[26]

J. B. Shi and J. Malik, Normalized cuts and image segmentation, IEEE Transactions on Pattern Analysis and Machine Intelligence, 22 (2000), 888-905.   Google Scholar

[27]

R. Tibshirani, Regression Shrinkage and Selection via the LASSO: A retrospective., Journal of the Royal Statistical Society. Series B: Methodological, 73 (2011), 273-282.  doi: 10.1111/j.1467-9868.2011.00771.x.  Google Scholar

[28]

C. Tomasi and T. Kanade, Shape and motion from image streams under orthography: A factorization method, International Journal of Computer Vision, 9 (1992), 137-154.   Google Scholar

[29]

R. Tron and R. Vidal, A Benchmark for the Comparison of 3-D Motion Segmentation Algorithms, 2007 IEEE Conference on Computer Vision and Pattern Recognition IEEE Computer Society, 2007. Google Scholar

[30]

R. Vidal, Subspace clustering, Signal Processing Magazine IEEE, 28 (2011), 52-68.   Google Scholar

[31]

W. W. WangC. Y. ChenH. Z. Chen and X. C. Feng, Unified discriminative and coherent semi-supervised subspace clustering, IEEE Transactions on Image Processing, 27 (2018), 2461-2470.  doi: 10.1109/TIP.2018.2806278.  Google Scholar

[32]

W. W. Wang and C. L. Wu, Image segmentation by correlation adaptive weighted regression, Neurocomputing, 267 (2017), 426-435.   Google Scholar

[33]

W. W. WangB. Zhang and X. Feng, Subspace segmentation by correlation adaptive regression, IEEE Transactions on Circuits & Systems for Video Technology, 99 (2017), 1-1.   Google Scholar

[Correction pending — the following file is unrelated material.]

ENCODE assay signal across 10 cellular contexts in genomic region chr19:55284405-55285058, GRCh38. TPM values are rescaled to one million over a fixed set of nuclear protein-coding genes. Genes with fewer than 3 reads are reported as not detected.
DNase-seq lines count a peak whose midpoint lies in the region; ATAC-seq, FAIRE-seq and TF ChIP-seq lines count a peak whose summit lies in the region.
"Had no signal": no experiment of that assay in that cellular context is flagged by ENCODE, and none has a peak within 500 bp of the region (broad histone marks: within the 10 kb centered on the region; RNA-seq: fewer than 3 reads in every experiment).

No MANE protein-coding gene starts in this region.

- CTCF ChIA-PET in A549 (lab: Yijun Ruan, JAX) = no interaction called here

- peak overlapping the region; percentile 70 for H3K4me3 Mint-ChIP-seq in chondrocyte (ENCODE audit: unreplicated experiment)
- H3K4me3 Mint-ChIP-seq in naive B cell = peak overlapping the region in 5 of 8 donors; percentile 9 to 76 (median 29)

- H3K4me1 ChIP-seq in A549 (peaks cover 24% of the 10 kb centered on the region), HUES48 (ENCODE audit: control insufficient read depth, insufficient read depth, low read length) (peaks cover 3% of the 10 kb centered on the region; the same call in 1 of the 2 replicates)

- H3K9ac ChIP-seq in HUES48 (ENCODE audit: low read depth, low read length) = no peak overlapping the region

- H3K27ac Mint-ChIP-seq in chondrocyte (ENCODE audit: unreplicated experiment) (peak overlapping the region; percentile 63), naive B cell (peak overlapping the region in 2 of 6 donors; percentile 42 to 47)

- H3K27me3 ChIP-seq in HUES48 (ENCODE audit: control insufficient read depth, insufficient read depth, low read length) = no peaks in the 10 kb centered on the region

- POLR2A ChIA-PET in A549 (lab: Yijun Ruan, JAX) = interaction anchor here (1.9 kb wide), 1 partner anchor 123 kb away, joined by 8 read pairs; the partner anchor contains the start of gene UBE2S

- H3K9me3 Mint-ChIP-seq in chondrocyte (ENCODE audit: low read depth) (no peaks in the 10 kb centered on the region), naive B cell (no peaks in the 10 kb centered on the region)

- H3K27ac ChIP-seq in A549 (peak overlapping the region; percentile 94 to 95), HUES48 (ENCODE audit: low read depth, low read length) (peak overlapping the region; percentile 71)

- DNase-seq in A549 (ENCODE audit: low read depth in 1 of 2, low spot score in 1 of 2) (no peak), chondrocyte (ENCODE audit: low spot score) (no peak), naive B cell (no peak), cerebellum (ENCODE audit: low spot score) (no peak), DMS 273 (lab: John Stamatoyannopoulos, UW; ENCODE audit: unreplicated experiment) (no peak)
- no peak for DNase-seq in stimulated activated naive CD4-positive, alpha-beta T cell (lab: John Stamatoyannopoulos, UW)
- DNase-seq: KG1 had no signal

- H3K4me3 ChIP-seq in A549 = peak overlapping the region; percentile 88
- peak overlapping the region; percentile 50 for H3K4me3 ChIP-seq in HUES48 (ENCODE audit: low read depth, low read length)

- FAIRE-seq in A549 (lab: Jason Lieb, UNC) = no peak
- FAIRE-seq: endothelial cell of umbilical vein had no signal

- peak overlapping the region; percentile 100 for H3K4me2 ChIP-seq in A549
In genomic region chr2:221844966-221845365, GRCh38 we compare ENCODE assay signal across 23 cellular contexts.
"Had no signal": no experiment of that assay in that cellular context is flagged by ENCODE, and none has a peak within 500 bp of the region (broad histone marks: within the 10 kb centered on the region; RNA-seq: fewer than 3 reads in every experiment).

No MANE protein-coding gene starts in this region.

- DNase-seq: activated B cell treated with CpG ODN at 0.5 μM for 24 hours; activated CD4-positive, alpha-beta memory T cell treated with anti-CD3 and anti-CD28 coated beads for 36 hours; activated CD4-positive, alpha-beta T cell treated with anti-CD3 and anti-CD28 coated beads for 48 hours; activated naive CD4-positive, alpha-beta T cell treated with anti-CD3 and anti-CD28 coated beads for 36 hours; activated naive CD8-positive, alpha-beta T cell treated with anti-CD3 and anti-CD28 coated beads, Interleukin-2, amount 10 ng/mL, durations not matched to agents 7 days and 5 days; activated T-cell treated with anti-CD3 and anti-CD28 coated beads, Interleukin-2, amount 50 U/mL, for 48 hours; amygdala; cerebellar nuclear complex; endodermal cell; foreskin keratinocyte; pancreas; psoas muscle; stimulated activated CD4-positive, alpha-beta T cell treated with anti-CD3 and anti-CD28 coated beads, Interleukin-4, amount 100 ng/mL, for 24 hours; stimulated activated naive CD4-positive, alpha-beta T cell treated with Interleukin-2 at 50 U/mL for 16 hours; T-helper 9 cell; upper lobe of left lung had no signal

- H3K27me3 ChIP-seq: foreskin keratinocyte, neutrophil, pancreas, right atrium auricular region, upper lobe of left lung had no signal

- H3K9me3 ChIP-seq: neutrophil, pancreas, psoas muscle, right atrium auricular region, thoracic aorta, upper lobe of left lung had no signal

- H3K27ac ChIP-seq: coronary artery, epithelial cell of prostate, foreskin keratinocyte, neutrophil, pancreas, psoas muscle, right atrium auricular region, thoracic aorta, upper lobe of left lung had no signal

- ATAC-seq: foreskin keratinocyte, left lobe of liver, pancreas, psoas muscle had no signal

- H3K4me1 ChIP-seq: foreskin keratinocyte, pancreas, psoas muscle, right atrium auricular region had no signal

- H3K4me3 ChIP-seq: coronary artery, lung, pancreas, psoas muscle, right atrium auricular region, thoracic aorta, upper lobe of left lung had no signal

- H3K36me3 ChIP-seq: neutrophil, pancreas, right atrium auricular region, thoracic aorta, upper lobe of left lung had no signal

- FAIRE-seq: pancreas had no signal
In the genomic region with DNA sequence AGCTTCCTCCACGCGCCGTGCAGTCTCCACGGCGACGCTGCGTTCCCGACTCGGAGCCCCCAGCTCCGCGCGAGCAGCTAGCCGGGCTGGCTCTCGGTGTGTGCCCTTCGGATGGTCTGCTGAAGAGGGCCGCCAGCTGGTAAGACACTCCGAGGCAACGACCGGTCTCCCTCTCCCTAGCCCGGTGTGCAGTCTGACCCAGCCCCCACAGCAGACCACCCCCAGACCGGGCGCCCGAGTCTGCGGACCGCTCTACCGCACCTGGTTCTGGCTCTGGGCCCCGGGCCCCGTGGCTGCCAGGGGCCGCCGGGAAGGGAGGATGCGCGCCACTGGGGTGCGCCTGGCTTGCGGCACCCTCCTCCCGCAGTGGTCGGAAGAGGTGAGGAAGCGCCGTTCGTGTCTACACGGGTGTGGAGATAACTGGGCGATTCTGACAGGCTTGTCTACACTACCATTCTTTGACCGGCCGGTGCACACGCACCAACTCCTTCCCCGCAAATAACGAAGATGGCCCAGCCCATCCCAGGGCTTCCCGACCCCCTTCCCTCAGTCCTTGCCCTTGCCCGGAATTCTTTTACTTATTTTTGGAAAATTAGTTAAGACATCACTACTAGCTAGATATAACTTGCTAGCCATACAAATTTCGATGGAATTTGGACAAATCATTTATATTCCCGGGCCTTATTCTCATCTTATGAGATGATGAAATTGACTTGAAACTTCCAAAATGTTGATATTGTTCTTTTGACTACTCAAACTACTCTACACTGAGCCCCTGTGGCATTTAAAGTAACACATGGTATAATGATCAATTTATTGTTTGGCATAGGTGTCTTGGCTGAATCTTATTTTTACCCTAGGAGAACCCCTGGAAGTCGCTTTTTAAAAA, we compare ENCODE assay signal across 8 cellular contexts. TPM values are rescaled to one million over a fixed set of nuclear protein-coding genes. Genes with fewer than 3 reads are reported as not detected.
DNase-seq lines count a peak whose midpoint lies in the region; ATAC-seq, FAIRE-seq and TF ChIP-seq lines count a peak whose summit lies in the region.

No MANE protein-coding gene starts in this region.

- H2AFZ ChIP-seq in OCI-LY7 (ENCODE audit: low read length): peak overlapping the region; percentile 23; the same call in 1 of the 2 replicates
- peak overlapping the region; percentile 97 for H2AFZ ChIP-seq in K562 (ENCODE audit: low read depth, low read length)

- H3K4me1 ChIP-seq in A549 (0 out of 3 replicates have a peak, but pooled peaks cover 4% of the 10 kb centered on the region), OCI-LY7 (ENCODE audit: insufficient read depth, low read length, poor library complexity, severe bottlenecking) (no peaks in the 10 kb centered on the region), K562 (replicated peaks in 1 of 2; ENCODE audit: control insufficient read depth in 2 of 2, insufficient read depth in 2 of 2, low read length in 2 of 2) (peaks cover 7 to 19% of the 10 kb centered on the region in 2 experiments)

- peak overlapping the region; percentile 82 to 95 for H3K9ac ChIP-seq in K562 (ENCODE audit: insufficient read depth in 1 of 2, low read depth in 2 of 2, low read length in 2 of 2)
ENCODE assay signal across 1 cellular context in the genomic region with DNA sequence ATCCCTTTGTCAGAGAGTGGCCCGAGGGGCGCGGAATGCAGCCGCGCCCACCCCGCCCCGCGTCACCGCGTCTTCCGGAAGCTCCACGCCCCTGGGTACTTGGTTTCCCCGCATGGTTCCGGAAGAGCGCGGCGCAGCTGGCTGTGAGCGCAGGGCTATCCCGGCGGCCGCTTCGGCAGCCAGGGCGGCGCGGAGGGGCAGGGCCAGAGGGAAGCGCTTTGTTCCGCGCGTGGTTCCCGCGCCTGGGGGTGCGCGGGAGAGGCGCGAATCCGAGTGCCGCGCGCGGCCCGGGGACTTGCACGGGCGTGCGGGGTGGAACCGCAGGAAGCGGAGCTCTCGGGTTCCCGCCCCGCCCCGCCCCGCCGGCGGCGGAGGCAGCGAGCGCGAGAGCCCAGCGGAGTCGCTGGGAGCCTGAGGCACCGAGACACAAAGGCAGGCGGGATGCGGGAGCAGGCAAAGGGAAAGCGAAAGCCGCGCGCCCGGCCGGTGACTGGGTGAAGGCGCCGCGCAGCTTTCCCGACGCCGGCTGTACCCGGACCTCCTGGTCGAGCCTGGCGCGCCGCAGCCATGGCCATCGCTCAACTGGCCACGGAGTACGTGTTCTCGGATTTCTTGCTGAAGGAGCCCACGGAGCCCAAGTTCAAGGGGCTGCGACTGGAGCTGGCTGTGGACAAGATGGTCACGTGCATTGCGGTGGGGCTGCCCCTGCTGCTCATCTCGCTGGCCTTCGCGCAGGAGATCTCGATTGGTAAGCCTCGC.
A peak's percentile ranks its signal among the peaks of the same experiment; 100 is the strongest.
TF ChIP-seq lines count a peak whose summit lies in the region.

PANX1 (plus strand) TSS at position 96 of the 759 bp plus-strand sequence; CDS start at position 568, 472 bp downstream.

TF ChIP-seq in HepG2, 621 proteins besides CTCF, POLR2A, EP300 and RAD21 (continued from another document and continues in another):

[34]

J. W. Wong, Signal-to-Noise Ratio (SNR), Encyclopedia of Radiation Oncology, 2013. Google Scholar

[35]

J. Xu, K. Xu, K. Chen and et al., Reweighted sparse subspace clustering, Computer Vision and Image Understanding, 138 (2015), 25–37. Google Scholar

[36]

J. Y. Yan and M. Pollefeys, A General Framework for Motion Segmentation: Independent, Articulated, Rigid, Non-rigid, Degenerate and Non-degenerate, Computer Vision-ECCV 2006, 2006. Google Scholar

[37]

Y. Yang, J. Feng, N. Jojic and et al., $\ell^{0} $-sparse subspace clustering, European Conference on Computer Vision, Springer, Cham, (2016), 731–747. Google Scholar

[38]

T. ZhangA. SzlamY. Wang and G. Lerman, Hybrid linear modeling via local best-fit flats, International Journal of Computer Vision, 100 (2012), 217-240.  doi: 10.1007/s11263-012-0535-6.  Google Scholar

Figure 1.  Illustration of a simple instance of subspace clustering
Figure 2.  Angles of pairs of data in the databases
Figure 3.  Convergence of SRSSC on the Extended YaleB dataset
Figure 4.  Visualization of the similarity matrices that were obtained by the different methods
Figure 5.  Some sample images from the Extended Yale B database
Figure 6.  The average computation times of the different algorithms using the Yale B dataset
Figure 7.  Some sample images from the COIL 20 database (top) and the images that belong to the same object (bottom)
Figure 8.  Some sample images from the USPS database
Table 1.  Performance comparison of the different algorithms using the synthetic data
Algorithms LSR SMR LRR SSC StrSSC RSSC Ours
Accuracy Mean 93.57% 94.35% 92.46% 94.04% 94.08% 96.60% 97.00%
Median 92.85% 94.07% 92.13% 93.60% 93.70% 96.10% 96.90%
Algorithms LSR SMR LRR SSC StrSSC RSSC Ours
Accuracy Mean 93.57% 94.35% 92.46% 94.04% 94.08% 96.60% 97.00%
Median 92.85% 94.07% 92.13% 93.60% 93.70% 96.10% 96.90%